Gerhard Richter: Paintings and Drawings @Marian Goodman

JTF (just the facts): A total of 14 overpainted color photographs, framed in brown wood and matted, and hung against white walls in the small side conference room. All of the works are oil paint on color photographs, made in 2014 or 2015. Physical sizes are roughly 5×7 or reverse, and all of the works are unique. (Installation shots below.)

The show also includes 10 oil on canvas paintings in the main gallery, 5 lacquer behind glass paintings, 3 oil on canvas paintings, 5 oil on wood paintings, and 2 oil on aluminum mounted on wood paintings in the smaller front viewing room, and 40 pencil on paper drawings in the back gallery.

Comments/Context: Tucked back in a side conference room, off the connecting hallway between the two galleries in Gerhard Richter’s big new show of paintings and drawings, a group of the artist’s recent overpainted photographs linger like an adjunct to the main attractions. Richter has been squeegeeing leftover dollops of paint onto color snapshots (his own family pictures and found images alike) for years now, so these works offer a current update on a process he has been exploring on and off between larger projects since the late 1980s. Their gestural immediacy, some made with just a single splash or sweep of paint, give them the feeling of improvisational sketches and quick experiments, where the intersections of painting/photography and of representation/abstraction provide a fleeting flash point for impromptu creativity.

Although there just a few more than a dozen works on view, there is enough variety to provide a range of examples of Richter’s aesthetic strategies. Perhaps the most obvious technique is to use the paint as a force of deliberate interruption, where the underlying photograph has an implied narrative which is partially obscured by Richter’s intervention, thereby introducing uncertainty and ambiguity into what was once a simple document. Two art gallery/museum snaps are made particularly opaque, the object of attention roughly blocked out, leaving the now untethered people staring into dappled expanses of white nothingness. A walk in the woods photo is similarly hidden by a scrim of blue, orange, and green, offering us just a dog sniffing the dirt path. And dense splotches of red and white cover the top half of a marshy water view, the structure/landscape in the background largely left to our imagination.

Richter’s other main category of interventions surrounds a matching of visual patterns between the underlying image and the applied paint, and these works have more sublety. In some cases, the application of the paint creates lines, ridges, and swarms of speckled lines that are then laid on top of dense forest views, where the repeated verticals of tree trunks and the all-over spotting of leaves are echoed by the textures of the paint. In others, Richter seems to have intentionally opted for a closer parallel, where the brown furrows of a plowed farm field are covered by an intermingled spread of green and brown, the crinkled bark of a snowy tree seems extended by a jumbled pull of blue, green, and white, and the delicate sprays of a grassy meadow are repeated in a veiled cloud of white paint.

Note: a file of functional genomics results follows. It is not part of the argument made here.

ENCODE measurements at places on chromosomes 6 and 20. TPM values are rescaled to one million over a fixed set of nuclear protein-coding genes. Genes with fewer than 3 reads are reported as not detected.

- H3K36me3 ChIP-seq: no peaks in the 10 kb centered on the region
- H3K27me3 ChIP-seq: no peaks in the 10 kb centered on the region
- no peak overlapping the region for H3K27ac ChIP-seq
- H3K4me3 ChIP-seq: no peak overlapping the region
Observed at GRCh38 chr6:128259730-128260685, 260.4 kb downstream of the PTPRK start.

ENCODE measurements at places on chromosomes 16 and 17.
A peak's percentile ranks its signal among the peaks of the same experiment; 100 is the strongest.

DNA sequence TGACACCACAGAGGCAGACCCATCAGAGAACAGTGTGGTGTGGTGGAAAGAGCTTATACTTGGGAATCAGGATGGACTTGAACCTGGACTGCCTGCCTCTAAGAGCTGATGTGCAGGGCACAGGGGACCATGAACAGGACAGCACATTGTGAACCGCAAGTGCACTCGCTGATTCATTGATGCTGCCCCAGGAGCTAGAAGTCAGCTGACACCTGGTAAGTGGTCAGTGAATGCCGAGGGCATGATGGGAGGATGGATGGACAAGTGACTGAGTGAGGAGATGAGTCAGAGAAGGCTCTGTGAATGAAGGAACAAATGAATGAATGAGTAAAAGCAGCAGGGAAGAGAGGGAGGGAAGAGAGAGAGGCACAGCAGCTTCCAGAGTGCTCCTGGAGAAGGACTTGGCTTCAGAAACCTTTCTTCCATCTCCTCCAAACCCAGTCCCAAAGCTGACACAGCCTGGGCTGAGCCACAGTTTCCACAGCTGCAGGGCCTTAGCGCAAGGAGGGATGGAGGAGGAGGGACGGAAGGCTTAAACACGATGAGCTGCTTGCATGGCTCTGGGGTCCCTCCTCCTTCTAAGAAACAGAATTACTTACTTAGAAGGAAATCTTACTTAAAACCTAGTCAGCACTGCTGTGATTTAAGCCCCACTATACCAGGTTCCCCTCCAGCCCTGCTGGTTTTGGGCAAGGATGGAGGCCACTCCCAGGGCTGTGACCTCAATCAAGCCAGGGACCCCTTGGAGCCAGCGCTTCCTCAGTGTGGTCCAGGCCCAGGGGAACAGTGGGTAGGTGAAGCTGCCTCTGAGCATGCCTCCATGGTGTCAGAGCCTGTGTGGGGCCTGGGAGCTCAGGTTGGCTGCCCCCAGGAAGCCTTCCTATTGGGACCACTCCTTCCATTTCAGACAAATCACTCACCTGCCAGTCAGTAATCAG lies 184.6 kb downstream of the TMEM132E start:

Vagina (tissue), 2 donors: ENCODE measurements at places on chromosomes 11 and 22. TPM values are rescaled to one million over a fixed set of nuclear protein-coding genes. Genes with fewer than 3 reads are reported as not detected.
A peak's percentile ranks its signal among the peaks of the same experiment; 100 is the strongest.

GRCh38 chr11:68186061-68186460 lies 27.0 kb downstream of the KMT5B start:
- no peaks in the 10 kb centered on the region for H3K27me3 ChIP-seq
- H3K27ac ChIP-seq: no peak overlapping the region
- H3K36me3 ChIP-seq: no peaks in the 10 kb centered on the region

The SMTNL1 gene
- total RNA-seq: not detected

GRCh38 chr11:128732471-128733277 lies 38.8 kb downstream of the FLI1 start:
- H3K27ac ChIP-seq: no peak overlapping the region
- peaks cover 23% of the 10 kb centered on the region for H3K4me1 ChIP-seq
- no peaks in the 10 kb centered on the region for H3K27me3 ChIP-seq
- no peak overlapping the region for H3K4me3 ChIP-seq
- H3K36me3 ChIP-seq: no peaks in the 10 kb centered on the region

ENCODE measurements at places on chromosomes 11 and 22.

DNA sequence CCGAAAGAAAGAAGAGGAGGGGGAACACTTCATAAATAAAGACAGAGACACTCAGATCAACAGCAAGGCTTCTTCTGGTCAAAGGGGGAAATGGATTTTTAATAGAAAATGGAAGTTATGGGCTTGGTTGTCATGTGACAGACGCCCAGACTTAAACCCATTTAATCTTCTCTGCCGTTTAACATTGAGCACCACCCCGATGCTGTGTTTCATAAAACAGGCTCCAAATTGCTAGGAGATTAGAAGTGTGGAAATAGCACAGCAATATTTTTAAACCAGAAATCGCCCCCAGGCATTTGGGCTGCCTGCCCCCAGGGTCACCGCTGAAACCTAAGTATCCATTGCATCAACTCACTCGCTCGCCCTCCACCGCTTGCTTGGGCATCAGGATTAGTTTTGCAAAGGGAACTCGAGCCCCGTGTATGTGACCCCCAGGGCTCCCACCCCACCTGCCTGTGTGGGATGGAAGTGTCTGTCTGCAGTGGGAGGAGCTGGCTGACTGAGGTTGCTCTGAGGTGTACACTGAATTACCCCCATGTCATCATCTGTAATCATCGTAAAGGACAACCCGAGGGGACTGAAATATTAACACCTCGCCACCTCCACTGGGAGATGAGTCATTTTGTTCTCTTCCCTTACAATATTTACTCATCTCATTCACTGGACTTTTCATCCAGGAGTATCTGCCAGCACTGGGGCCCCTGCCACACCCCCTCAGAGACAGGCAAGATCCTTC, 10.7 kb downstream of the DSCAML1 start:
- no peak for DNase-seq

And in one work, Richter goes even further, toward an additive approach to layered composition. In it, a sweeping vista of mountains and water is doubled by a lumpy undulation of orange and blue, the blob creating a second horizon line in the sky, while an electric splash of swirled yellow and green decorates the foreground. Here we see Richter using abstraction to augment representation, modifying the original visual narrative and taking it somewhere else.

That such a simple set of gestures could create such a multitude of interest and grace is what has made these overpainted photographs so enduringly vital – their transformations are at once elementally straightforward and surprisingly nuanced and sophisticated. This new set of examples finds Richter continuing to both intuitively test the limits of such a limited process and to deliver stand alone artworks that mix the mediums of painting and photography with elegantly refined intelligence.

Collector’s POV: The overpainted photographs in this show are priced at 60000 each and were all sold at the time of my visit. Richter’s photographic works have become regularly available in the secondary markets in recent years, particularly the large edition photographs of tiles/fragments of his abstract paintings. Recent prices have ranged from roughly $10000 to $400000 with a few multi-print grids up over $1 million.

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JTF (just the facts): A total of 102 black-and-white and color photographs, alternately framed in light wood and matted or framed in black and unmatted, and hung against white walls ... Read on.

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